Ebbing Air National Guard Base in Fort Smith has been selected by acting Secretary of the Air Force John Roth to be the long-term pilot training center supporting F-16 and F-35 fighter planes purchased by Singapore, Switzerland and other countries participating in the Foreign Military Sales (FMS) program.
In addition to Ebbing, which is home to the 188th Wing, the finalist sites for the center were Hulman Field (Indiana), Buckley Air Force Base (Colorado), Joint Base San Antonio-Lackland (Texas) and Selfridge Air National Guard Base (Michigan).
Officials announced the selection process on July 20, 2020. The Defense Security Cooperation Agency, the federal agency managing the FMS, notes that the program provides “responsible arms sales to further national security and foreign policy objectives by strengthening bilateral defense relations, supporting coalition building, and enhancing interoperability between U.S. forces and militaries of friends and allies.”
Air Force officials conducted virtual site surveys of the five locations. Following the surveys, a grading scale, survey results and other factors were to be provided to the Secretary of the Air Force, with a decision initially expected in late 2020 or early 2021. The initial schedule also would see the chosen airbase receiving the Singapore F-16s in 2023 and the F-35s in 2024.
The pilot training center could have a $1 billion economic impact to the Fort Smith metro, according to the Fort Smith Regional Chamber of Commerce. The chamber reports that 345 U.S. military personnel would be part of the center and an estimated 180-plus members of the Singapore unit and around 300 dependents. Training and aircraft from Finland and Poland may also be part of the FMS site in the future.
“This is an absolute game-changer for Fort Smith,” Tim Allen, chamber president and CEO, said in a statement. “The selection process was extremely rigorous. The months-long, meticulous, behind-the-scenes effort between the congressional delegation, Gov. Asa Hutchinson’s office, the city and the Chamber positioned us perfectly to secure this project. Welcoming this new mission, these families, and the talented military team that will be making their new home here, will mean wave after wave of economic growth for the area for years to come.”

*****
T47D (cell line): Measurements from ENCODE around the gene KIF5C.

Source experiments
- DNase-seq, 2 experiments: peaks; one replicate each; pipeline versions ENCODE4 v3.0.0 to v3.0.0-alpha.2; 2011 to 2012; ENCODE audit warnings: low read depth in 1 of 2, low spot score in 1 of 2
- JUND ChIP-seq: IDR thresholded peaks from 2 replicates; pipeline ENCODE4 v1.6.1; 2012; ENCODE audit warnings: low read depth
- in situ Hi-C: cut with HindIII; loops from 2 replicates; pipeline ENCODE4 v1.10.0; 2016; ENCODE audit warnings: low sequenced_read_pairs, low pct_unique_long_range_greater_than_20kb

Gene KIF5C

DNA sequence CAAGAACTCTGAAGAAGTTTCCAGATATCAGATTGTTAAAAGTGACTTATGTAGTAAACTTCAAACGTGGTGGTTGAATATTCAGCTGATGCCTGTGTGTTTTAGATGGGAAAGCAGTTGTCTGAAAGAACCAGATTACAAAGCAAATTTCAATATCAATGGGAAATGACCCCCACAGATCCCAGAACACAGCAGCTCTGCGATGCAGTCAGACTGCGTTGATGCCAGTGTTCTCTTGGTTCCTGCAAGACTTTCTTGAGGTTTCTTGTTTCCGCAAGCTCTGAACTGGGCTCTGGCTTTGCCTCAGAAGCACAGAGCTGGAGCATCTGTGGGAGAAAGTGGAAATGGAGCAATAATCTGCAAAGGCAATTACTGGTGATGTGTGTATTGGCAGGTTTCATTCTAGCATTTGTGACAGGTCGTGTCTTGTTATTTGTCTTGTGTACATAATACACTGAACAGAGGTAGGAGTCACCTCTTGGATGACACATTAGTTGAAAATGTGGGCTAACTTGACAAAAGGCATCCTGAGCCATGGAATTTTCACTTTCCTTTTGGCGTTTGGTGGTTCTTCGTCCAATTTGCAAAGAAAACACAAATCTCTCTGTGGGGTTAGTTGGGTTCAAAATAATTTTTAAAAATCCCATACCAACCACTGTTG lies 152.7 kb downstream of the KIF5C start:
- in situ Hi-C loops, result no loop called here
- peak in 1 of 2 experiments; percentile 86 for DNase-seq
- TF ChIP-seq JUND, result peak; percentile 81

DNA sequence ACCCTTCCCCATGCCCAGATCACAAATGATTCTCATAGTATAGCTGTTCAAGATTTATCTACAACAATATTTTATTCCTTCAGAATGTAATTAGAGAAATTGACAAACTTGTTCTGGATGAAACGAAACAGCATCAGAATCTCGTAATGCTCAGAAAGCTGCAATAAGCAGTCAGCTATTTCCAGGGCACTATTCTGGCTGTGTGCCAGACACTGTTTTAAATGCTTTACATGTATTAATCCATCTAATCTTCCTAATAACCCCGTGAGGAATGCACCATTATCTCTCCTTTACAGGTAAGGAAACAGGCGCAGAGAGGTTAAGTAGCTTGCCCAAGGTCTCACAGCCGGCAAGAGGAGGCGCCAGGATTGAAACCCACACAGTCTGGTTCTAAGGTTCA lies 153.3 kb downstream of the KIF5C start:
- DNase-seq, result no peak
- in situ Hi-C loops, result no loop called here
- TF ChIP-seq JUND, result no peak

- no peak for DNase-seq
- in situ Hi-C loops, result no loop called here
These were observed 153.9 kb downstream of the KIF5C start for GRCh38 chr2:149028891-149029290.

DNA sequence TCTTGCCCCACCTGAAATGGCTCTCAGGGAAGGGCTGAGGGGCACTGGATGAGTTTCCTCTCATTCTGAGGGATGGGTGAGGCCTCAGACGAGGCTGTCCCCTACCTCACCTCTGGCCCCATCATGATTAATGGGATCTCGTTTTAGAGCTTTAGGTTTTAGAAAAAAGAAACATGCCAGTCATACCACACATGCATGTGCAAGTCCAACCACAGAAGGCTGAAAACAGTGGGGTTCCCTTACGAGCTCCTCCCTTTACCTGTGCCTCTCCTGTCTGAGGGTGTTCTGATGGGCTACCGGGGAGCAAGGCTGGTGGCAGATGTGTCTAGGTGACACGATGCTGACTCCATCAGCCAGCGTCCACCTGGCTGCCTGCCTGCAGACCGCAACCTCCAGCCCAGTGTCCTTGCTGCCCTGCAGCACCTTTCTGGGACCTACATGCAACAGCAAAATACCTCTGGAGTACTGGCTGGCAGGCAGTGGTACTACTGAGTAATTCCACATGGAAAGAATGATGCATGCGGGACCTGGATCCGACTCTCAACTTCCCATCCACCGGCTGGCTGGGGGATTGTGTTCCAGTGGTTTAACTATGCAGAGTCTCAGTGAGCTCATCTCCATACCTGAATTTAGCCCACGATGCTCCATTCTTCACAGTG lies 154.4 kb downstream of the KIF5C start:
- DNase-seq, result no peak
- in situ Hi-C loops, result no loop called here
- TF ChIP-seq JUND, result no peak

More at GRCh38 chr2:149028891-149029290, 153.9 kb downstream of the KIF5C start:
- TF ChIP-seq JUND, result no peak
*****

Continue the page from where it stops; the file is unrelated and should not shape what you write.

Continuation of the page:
“This decision reiterates what I have said from the start—Fort Smith is best positioned to take on this critical defense mission. Our strategic location, coupled with the River Valley’s airspace, strong infrastructure, and capable workforce, will allow us to seamlessly support our valued allies and the next generation of air combat capabilities. I’m proud the Air Force and Singapore recognized this confluence of attributes. Fort Smith has a long history of community support of our defenders, and we look forward to welcoming this cutting-edge fighter fleet to Arkansas,” said U.S. Rep. Steve Womack, R-Rogers, who represents the district.
“This decision strengthens Arkansas’s role in our nation’s defense. I’m proud the U.S. Air Force and the Republic of Singapore recognized what we’ve known all along – Fort Smith is the ideal location for this mission. This is a win for the community and the entire state that was made possible in part thanks to the dedicated citizens who have tirelessly advocated the opportunities that exist here,” said U.S. Sen. John Boozman, R-Ark., who is a Fort Smith native.
It will not be the first time F-16s will fly out of Ebbing. In 1988 the F-16A Fighting Falcon replaced the F-4C used by the 188th Fighter Wing at Ebbing. A last-minute decision by the Base Realignment and Closure Committee in 2005 replaced the F-16 with the A-10. On April 14, 2007, the 188th received its first A-10. Broad cuts in U.S. defense spending included the removal of 20 A-10 Thunderbolt fighter planes from the 188th by June 2014. The 188th’s new mission changed to an intelligence, surveillance and reconnaissance (ISR) mission.
Former Air Force Secretary Deborah Lee James told Talk Business & Politics in early April the FMS decision would likely be based on objective military factors rather than politics.
“In my view, politics can’t play any role in these decisions, because the minute you do allow political considerations to enter into it, what otherwise would and should be a fair process based on military judgment, based on facilities, based on certain people issues,” violates the criteria announced in advance to all those competing for the selection, James said.
Col. Jeremiah Gentry, vice wing commander of the 188th Wing, said in August 2020 that the 188th and Fort Smith have historically received “strong community support” for jet missions, the air space around the field is the largest in middle America, the ramp space is twice the size of what is needed, and the region has 320 suitable weather days for mission flying, better than the required 240. Also, Gentry said, the other bases on the pilot training center list have active-duty flying missions with which the training center would have to compete for air space time. In Fort Smith, the pilot training center “would be the primary customer.”